SEATTLE—Craig Newmark is someone you can trust. At least, that’s how you might have felt after his discussion yesterday morning with David Daniels, vice president at Jupiter Research, during the Authentication and Online Trust Alliance Summit 2008 keynote here. The founder of craigslist—who still holds the title of "customer service representative," as well—Newmark knows a thing or two about how to run a Web site: craigslist is one of the most highly trafficked sites on the Internet. Though Web technology has gotten more sophisticated since craigslist came on the scene in 1995, Newmark explained how the site continues to maintain its simplistic nature without compromising the trust of its users.
As a site devoted to serving the needs of people—whether they're looking for an apartment, a pet, or a significant other—craigslist has become an integral source for those who use the digital world to make their real world fulfilling. The success of craigslist would have been impossible had it not had one thing—trust. "Trust is about shared values," Newmark told the audience. "It sounds basic and trite but it's what we try to do, and we follow through on it in an obsessive manner."
He mentioned how, just this week, the craigslist team had put new security measures in place to protect against what he called "the bad guys"—those who spam the site with "disinformation." In actuality, these posts are relatively small in number, he said, but the irritation they arouse is disproportionately significant. Therefore, the site has developed a similar community where policing efforts are in the hands of the general public, similar to the online encyclopedia Wikipedia.
There are warnings posted at the top of most posts that haven’t been paid for by legitimate businesses. Moreover, at the top right corner of every listing, users are provided with the option to flag a post as one of the following:
When enough members of the community share the same opinion about a listing, it automatically earns that label. Craigslist itself has also built internal tools in its effort to track down the bad guys and remove them from the community. This priority, Newmark told the crowd, was one of the main reasons craigslist—once recognized as the "anti-eBay," a reference to the popular online auction site—agreed to let eBay acquire a roughly 25 percent stake in 2004, despite user accusations of "selling out." ("Trust" is also a critical element in the boardroom, it seems: There's been recent tension between eBay and craigslist themselves, as both parties have filed suit over craigslist executives' preemptive reorganization in light of what they called a potential conflict of interest regarding eBay's Kijiji classified-ad site. That suit is pending in a Delaware court.)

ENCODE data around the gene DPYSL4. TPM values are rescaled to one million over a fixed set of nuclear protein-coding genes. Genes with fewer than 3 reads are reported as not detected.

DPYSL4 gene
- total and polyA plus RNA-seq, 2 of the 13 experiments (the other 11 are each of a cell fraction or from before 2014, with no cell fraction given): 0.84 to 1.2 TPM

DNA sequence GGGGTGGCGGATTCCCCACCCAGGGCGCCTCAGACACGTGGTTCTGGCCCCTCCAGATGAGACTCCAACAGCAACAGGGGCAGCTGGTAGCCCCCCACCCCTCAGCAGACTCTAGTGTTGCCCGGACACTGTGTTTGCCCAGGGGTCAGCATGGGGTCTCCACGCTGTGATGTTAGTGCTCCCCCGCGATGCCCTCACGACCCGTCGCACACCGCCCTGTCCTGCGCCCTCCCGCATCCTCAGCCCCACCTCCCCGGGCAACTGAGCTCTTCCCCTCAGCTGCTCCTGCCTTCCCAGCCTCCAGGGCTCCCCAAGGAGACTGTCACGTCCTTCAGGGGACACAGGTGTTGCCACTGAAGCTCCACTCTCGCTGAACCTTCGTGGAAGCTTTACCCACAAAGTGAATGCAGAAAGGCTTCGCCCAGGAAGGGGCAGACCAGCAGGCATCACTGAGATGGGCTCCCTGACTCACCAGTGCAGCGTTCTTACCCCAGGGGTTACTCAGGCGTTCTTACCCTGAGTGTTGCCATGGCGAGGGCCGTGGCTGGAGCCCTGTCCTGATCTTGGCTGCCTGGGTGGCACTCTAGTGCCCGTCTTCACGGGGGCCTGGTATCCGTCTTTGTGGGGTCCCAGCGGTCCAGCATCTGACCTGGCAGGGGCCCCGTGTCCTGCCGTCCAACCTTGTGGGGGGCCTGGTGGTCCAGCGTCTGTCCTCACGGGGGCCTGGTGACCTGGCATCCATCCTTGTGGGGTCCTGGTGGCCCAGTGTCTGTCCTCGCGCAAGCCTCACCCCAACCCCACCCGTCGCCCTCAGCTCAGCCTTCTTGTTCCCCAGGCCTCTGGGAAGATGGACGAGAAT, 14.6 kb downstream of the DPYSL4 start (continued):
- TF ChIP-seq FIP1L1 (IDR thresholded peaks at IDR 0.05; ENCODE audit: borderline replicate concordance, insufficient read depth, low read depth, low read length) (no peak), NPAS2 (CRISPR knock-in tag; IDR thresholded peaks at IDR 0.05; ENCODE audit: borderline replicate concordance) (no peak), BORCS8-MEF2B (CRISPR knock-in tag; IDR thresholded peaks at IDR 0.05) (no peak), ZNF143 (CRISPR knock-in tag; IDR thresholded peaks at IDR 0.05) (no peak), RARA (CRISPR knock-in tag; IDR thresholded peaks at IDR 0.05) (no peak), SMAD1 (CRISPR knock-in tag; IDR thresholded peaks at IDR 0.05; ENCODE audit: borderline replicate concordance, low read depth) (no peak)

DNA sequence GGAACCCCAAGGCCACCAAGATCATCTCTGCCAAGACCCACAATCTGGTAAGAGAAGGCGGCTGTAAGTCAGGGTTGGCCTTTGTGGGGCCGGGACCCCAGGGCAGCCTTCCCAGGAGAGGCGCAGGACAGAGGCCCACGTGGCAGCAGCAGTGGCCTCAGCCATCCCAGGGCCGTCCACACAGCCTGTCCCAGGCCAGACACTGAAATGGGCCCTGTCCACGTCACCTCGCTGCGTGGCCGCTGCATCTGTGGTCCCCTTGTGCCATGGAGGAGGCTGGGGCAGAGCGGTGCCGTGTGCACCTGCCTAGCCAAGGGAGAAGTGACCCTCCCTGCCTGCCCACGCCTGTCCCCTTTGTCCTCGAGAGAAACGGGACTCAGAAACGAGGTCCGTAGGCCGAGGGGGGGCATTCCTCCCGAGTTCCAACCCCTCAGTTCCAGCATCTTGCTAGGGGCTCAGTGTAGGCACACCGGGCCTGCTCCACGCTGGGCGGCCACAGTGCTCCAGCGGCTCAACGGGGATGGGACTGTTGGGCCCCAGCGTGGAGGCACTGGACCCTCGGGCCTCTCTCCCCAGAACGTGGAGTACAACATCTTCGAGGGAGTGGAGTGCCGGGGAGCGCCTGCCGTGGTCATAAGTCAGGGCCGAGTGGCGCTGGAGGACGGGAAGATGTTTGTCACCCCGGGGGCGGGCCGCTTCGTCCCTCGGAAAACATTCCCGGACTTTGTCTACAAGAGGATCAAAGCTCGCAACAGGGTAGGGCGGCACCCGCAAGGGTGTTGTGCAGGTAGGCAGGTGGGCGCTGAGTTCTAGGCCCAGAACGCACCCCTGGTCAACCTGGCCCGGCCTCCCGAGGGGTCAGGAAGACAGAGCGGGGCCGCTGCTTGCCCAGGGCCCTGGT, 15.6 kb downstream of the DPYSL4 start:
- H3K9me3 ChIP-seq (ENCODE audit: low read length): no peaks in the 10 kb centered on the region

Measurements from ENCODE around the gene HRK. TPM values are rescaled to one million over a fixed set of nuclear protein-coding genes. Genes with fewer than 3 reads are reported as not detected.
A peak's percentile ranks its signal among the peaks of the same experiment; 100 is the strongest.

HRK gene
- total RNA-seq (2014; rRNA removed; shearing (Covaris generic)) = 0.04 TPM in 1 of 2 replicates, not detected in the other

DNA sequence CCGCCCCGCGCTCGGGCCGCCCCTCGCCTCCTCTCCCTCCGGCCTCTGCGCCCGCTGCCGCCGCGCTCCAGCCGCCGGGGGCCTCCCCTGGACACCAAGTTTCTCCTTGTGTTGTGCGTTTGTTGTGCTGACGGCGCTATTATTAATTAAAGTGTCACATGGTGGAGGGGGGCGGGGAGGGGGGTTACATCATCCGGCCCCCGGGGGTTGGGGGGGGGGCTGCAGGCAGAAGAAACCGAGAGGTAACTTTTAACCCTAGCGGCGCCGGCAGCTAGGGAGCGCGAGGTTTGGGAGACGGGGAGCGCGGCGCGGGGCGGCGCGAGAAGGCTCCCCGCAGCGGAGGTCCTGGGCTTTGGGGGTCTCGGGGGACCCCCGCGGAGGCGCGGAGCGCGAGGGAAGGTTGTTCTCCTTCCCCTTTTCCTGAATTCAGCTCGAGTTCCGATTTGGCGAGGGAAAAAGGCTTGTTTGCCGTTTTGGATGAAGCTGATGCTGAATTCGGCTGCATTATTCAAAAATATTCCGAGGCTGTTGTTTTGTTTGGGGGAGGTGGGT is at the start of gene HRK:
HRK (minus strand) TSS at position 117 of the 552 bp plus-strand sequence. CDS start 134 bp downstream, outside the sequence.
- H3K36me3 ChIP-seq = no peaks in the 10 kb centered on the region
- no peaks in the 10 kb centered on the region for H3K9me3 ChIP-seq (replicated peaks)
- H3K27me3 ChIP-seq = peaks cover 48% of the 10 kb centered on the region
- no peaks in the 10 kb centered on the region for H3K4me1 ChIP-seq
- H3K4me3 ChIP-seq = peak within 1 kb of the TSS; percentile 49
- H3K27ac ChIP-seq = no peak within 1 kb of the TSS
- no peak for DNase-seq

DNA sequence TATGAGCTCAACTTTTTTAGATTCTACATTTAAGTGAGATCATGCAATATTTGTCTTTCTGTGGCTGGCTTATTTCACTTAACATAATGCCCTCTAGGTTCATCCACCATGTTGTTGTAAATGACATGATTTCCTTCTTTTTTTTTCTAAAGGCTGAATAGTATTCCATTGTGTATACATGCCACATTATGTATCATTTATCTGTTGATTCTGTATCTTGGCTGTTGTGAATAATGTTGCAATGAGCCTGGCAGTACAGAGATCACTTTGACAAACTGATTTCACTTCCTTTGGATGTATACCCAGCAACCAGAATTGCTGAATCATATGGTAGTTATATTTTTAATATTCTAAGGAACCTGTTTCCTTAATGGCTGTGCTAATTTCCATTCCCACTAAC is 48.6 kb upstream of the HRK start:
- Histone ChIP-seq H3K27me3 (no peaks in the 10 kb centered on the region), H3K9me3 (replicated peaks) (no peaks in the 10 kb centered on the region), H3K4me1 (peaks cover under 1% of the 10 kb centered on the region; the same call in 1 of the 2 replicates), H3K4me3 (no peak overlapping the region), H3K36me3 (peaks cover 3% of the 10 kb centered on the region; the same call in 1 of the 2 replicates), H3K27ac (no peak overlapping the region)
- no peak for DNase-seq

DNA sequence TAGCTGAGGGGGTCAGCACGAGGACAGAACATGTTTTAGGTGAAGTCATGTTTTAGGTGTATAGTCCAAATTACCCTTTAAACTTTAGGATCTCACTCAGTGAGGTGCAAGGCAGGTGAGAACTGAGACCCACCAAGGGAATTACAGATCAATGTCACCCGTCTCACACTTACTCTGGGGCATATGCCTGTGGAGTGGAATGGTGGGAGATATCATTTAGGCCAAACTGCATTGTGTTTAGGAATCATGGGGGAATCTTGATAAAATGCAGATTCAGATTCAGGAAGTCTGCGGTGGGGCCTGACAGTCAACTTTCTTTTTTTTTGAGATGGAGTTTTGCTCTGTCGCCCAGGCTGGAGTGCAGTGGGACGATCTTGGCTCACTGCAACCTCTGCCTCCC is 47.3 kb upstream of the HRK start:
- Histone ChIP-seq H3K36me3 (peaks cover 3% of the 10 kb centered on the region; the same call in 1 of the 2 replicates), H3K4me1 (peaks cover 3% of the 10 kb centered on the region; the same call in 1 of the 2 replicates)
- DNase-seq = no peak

- spam/overpost; or even
- best of craigslist.
In an interview with BusinessWeek shortly after eBay became a minority stakeholder, craigslist Chief Executive Officer Jim Buckmaster spoke about how the partnership would enhance the security of the site. "EBay has the resources to put people behind bars," he told the magazine, adding that, "In Romania alone, [eBay has] put 100 scammers behind bars."
Newmark admitted that he is terrible at management, which is why he leaves that arena to Buckmaster, freeing time for Newmark to focus on what he’s good at—customer service. "I do recommend getting yourself one of those gigantic CEOs (Buckmaster is 6’7", Newmark is 5’7"). They're very effective," he joked. Newmark prides himself on his ability to respond to consumer demands promptly and sincerely. His email (firstname.lastname@example.org ) is public knowledge and anyone who wants his phone number, he said, can just ask. "It's not altruistic, or noble. It's pretty much sharing values and following through—and following through some more," he added.
The ultimate goal is to increase the bad guys' pain in spamming craigslist until the cost exceeds the value. Even local authorities are taking it upon themselves to report fraudulent activity, sometimes with 3 a.m. calls, which of course, Newmark said, are promptly forwarded to Buckmaster. Spam advertisements continue to be craigslist’s top challenge and Newmark says that he expects it will continue to be for some time to come. As of now, he doesn’t know what more to do, but is lucky to have a strong community of users devoted to protecting the site against contamination. Not surprisingly, Newmark believes people are "overwhelmingly trustworthy" and "good."
Moving forward, craigslist’s responsibility, he told attendees, is to continue to listen and respond accordingly—one complaint at a time. Perhaps one day, Newmark mused, everyone will have to be authenticated through digital certification, but he doesn’t see that happening in the next few years. As the online world continues to open up and the demand for security increases, though, Newmark doesn’t think the solution will be in technology. Rather, he said, "it comes down to the human things."